It is worthwhile to explain the meaning of communication before explaining the topic of intercultural communication. Communication is defined as a dynamic process of sharing of ideas, opinions and thoughts with other people through the use of symbols for establishing and maintaining effective relationships. Communication is the center point of all human existence and is widely regarded as a normal human phenomenon (Sethi, 2010). The main purpose of carrying out communication is to bring about mutual understanding between two or more people through the interchange of ideas and information. It is with the help of communication that all personal and social relationships are formed and maintained; communication thus is a way of being a human. On the other hand, intercultural communication refers to creation of shared meaning by people belonging to different cultural values, norms, beliefs and perspectives (Bisen, 2009). Intercultural communication takes place when individuals' cultural membership factors for instance their cultural norms and shared cultural perspectives affect their communication process.
Intercultural communication is widely regarded as being much more challenging than the normal communication because it occurs between two or more people with extensively different world views (Samovar, Porter, & McDaniel, 2009). A group of British automotive engineers travelling to US and meeting with their American counterparts for exchanging knowledge and techniques related to automobile engineering is an effective example of intercultural communication (Sadri & Flammia, 2011). Intercultural communication is a common occurrence in everyday business dealings where people belonging to different cultural communities interact with each other for carrying out business transactions for example a German importer carrying out business negotiations with an Indian importer. High quality intercultural communication results when communicators are aware of the behavioral tendencies of other people involved in the communication process.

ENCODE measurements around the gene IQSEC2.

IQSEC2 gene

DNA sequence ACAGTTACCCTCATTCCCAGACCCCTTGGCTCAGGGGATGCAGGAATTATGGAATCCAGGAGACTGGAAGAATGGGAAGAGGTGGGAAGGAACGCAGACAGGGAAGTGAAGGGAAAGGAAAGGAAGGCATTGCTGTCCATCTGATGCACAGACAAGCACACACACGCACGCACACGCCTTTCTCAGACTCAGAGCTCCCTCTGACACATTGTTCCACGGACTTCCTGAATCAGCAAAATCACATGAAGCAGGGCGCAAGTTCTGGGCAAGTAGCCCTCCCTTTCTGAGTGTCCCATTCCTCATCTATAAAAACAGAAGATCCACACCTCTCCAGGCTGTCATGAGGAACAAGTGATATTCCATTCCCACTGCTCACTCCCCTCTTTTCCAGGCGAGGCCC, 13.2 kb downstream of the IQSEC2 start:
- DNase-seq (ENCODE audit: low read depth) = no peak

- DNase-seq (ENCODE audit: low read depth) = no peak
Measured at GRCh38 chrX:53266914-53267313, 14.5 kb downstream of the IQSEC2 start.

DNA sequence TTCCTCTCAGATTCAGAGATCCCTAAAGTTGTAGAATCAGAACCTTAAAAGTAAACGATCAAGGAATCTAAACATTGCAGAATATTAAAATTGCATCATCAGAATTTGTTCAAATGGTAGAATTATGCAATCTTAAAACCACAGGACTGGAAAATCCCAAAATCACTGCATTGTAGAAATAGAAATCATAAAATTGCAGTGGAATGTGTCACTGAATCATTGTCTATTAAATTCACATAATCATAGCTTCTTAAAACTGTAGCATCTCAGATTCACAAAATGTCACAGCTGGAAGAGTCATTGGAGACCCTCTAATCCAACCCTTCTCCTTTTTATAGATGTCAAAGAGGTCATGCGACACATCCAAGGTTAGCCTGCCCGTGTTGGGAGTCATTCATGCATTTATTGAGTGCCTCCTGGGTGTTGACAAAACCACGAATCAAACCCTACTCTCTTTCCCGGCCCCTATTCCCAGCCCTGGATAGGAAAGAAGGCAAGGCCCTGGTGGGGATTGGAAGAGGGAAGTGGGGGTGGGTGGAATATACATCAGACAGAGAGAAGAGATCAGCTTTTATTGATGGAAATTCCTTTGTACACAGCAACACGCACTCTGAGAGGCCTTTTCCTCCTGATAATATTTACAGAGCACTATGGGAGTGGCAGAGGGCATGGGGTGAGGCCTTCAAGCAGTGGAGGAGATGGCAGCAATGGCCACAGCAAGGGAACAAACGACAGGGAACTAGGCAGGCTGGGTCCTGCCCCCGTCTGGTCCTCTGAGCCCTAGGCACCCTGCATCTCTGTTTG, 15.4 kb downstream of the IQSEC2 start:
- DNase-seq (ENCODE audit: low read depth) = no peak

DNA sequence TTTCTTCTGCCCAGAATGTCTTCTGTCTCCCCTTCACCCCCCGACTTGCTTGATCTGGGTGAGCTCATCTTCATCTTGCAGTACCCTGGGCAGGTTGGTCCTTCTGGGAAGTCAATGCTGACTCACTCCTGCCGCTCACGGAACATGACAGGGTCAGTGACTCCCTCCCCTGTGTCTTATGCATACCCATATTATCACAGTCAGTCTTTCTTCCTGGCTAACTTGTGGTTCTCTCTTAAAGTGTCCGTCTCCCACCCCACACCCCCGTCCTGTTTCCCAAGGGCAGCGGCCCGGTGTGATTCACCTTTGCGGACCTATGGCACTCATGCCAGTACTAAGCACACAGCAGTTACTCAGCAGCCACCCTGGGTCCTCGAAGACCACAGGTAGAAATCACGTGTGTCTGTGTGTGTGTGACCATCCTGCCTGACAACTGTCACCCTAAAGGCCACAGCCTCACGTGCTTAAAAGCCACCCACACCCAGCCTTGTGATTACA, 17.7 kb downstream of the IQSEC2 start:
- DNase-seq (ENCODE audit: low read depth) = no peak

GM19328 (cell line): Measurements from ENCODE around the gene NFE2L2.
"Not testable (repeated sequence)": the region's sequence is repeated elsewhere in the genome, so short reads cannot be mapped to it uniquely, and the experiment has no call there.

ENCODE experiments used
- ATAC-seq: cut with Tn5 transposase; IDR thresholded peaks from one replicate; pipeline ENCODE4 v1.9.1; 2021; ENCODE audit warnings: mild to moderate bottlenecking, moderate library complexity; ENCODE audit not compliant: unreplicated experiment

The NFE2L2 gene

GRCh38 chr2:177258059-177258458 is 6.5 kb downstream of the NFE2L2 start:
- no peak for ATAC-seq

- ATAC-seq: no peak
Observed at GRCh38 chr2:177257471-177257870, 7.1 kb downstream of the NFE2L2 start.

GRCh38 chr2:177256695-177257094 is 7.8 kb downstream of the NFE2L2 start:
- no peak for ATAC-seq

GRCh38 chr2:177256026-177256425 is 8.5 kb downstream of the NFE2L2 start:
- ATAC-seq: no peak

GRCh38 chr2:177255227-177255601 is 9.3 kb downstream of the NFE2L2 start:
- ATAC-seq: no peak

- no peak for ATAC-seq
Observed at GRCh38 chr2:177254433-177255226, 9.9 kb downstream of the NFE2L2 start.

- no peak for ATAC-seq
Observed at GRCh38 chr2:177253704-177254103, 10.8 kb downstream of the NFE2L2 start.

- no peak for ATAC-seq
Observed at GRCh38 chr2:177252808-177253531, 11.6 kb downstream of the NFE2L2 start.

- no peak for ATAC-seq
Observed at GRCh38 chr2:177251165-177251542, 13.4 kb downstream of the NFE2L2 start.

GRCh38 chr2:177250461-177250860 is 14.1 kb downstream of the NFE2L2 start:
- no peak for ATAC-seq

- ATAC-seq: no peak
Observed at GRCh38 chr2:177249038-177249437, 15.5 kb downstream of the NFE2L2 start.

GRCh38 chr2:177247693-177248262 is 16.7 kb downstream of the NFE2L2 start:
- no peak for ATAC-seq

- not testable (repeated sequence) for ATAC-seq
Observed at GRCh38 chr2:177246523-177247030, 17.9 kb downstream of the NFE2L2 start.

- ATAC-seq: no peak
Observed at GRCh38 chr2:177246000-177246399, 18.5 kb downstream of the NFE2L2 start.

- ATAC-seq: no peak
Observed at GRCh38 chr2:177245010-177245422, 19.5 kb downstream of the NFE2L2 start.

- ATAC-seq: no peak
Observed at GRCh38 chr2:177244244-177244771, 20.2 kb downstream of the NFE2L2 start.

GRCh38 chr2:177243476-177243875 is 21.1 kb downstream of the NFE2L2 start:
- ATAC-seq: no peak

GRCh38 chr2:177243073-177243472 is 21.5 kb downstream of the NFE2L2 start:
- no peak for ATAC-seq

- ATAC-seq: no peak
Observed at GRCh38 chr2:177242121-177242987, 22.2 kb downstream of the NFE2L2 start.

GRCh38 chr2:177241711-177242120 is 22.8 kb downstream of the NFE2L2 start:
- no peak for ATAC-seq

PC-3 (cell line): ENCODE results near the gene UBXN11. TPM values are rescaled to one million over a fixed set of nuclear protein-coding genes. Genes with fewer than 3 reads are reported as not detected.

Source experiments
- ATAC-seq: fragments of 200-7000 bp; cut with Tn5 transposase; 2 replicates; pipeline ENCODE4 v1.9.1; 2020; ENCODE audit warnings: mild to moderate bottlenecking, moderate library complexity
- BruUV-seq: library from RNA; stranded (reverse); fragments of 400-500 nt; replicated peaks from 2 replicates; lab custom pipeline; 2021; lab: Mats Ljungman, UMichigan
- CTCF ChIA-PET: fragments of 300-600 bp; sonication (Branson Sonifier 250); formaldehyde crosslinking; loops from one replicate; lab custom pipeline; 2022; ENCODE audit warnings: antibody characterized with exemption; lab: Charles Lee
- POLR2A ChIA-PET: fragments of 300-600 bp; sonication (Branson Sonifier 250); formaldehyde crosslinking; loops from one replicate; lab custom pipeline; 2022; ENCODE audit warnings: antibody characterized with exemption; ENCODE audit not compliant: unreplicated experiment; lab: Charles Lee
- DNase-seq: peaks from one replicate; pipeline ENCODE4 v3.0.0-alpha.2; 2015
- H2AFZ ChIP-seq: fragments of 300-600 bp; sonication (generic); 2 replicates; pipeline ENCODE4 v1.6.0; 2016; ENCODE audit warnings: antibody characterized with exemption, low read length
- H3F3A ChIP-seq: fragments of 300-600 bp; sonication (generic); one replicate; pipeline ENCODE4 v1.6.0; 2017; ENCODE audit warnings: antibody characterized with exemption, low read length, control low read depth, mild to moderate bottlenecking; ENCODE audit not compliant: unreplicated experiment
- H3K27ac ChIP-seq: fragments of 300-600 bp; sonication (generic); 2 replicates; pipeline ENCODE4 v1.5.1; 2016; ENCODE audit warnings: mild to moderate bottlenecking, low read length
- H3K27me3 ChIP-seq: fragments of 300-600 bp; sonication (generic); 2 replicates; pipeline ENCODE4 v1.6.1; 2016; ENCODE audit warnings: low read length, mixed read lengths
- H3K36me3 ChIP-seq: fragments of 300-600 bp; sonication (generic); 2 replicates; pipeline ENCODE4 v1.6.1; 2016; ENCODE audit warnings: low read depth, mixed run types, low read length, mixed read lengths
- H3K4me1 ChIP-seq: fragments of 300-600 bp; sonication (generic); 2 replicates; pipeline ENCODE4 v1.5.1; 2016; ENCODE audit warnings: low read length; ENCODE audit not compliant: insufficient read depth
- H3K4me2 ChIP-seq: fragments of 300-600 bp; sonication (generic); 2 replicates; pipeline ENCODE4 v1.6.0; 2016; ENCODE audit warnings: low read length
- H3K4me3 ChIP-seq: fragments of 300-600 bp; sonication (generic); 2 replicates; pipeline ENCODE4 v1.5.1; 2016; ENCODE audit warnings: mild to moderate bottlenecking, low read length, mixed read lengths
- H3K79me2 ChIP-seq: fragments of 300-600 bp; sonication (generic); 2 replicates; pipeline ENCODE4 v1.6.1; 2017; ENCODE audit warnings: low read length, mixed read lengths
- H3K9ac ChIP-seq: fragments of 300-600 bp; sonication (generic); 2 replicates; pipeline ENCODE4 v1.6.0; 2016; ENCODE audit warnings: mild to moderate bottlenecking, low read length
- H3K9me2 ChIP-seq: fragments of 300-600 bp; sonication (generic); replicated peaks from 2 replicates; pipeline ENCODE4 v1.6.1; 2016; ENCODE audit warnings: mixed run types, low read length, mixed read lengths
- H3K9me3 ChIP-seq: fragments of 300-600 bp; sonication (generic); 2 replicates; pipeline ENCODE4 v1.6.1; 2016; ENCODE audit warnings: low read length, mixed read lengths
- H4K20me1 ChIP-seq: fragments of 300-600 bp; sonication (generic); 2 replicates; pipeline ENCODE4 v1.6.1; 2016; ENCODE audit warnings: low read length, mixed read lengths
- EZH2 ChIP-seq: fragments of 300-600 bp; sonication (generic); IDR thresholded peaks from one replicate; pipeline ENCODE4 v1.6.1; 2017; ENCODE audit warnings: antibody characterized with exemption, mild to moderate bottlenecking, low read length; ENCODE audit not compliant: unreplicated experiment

It is due to the differences in cultural norms that lead to differences in communication styles of people belonging to different countries. These differences may sometimes lead to confusion and hostility (Asante & Miike, 2008). For example the American and Chinese negotiators have dissimilar communication styles; Americans belong to the low context cultures where people come straight to the point while talking whereas Chinese belong to the high context culture where people tend to be less direct whilst engaged in the communication process (Steinberg S. , 2007). These differences in cultures are the result why many American-Chinese business communications are marred by uncertainty, in order to avoid unwanted aggression during negotiations it is thus important to for both American and Chinese negotiators need to understand each other's cultures in order to effectively encode and decode messages.
Importance and scope of intercultural communication
Policy makers and scholars unanimously opine that enhanced intercultural communication and augmented intercultural harmony has become all the more significant with the rapid globalization and the increasing blending of different cultures, behavioral norms and business practices. The free movement of goods, capital, services, ideas and information across national boundaries means that today a large number of people from non-English speaking countries are part of the American workforce which signifies the importance of intercultural communication (Daft, 2009).
Intercultural communication is important for a wide variety of reasons; some of the most important reasons are underlined as below:
The role of intercultural communication in global economics if given proper attention can prove to be the single most potent force producing positive economic outcomes. From the global economic perspective Americans daily carry out trade and business transactions with nations as diverse as India, Germany and China all having different cultural identities than their own (Toomey, 1999). Such business transactions can only be carried out successfully if and when the Americans and their trading partners vice versa are aware of the cultural expectations of their trading partners in order to facilitate communication with them.